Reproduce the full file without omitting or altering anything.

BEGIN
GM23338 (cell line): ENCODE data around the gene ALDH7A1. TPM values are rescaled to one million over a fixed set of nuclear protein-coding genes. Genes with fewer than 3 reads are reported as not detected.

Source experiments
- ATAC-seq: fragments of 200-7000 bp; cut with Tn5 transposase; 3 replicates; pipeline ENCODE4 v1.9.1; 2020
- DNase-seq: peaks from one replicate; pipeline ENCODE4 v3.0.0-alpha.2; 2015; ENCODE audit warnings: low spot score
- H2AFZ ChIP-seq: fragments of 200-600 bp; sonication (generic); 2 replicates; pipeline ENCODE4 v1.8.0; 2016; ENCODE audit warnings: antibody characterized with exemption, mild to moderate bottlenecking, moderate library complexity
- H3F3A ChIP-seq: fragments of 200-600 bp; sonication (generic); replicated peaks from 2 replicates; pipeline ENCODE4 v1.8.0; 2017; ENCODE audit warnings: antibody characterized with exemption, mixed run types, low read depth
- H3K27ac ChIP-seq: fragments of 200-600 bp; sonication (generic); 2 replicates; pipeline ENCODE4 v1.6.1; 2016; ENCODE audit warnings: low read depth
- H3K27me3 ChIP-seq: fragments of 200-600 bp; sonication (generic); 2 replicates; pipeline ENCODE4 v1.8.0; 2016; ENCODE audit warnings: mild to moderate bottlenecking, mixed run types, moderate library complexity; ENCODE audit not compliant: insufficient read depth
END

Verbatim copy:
GM23338 (cell line): ENCODE data around the gene ALDH7A1. TPM values are rescaled to one million over a fixed set of nuclear protein-coding genes. Genes with fewer than 3 reads are reported as not detected.

Source experiments
- ATAC-seq: fragments of 200-7000 bp; cut with Tn5 transposase; 3 replicates; pipeline ENCODE4 v1.9.1; 2020
- DNase-seq: peaks from one replicate; pipeline ENCODE4 v3.0.0-alpha.2; 2015; ENCODE audit warnings: low spot score
- H2AFZ ChIP-seq: fragments of 200-600 bp; sonication (generic); 2 replicates; pipeline ENCODE4 v1.8.0; 2016; ENCODE audit warnings: antibody characterized with exemption, mild to moderate bottlenecking, moderate library complexity
- H3F3A ChIP-seq: fragments of 200-600 bp; sonication (generic); replicated peaks from 2 replicates; pipeline ENCODE4 v1.8.0; 2017; ENCODE audit warnings: antibody characterized with exemption, mixed run types, low read depth
- H3K27ac ChIP-seq: fragments of 200-600 bp; sonication (generic); 2 replicates; pipeline ENCODE4 v1.6.1; 2016; ENCODE audit warnings: low read depth
- H3K27me3 ChIP-seq: fragments of 200-600 bp; sonication (generic); 2 replicates; pipeline ENCODE4 v1.8.0; 2016; ENCODE audit warnings: mild to moderate bottlenecking, mixed run types, moderate library complexity; ENCODE audit not compliant: insufficient read depth